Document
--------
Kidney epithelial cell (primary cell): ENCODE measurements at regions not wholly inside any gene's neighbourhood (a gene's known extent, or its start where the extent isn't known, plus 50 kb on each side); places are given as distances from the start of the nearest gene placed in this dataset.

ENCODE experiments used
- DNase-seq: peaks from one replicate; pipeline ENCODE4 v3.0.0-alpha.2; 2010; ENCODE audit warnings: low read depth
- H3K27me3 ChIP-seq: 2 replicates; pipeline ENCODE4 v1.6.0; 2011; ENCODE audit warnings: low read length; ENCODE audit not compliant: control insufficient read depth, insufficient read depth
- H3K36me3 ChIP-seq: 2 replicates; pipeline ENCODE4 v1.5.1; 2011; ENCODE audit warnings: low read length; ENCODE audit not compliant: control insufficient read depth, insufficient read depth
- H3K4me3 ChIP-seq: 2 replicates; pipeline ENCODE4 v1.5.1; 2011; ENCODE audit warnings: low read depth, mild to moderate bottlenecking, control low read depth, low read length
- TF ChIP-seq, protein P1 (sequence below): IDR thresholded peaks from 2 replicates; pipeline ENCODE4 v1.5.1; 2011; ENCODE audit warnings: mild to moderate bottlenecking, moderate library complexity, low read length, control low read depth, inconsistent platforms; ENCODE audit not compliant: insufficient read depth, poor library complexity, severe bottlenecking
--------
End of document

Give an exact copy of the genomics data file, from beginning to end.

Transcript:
Kidney epithelial cell (primary cell): ENCODE measurements at regions not wholly inside any gene's neighbourhood (a gene's known extent, or its start where the extent isn't known, plus 50 kb on each side); places are given as distances from the start of the nearest gene placed in this dataset.

ENCODE experiments used
- DNase-seq: peaks from one replicate; pipeline ENCODE4 v3.0.0-alpha.2; 2010; ENCODE audit warnings: low read depth
- H3K27me3 ChIP-seq: 2 replicates; pipeline ENCODE4 v1.6.0; 2011; ENCODE audit warnings: low read length; ENCODE audit not compliant: control insufficient read depth, insufficient read depth
- H3K36me3 ChIP-seq: 2 replicates; pipeline ENCODE4 v1.5.1; 2011; ENCODE audit warnings: low read length; ENCODE audit not compliant: control insufficient read depth, insufficient read depth
- H3K4me3 ChIP-seq: 2 replicates; pipeline ENCODE4 v1.5.1; 2011; ENCODE audit warnings: low read depth, mild to moderate bottlenecking, control low read depth, low read length
- TF ChIP-seq, protein P1 (sequence below): IDR thresholded peaks from 2 replicates; pipeline ENCODE4 v1.5.1; 2011; ENCODE audit warnings: mild to moderate bottlenecking, moderate library complexity, low read length, control low read depth, inconsistent platforms; ENCODE audit not compliant: insufficient read depth, poor library complexity, severe bottlenecking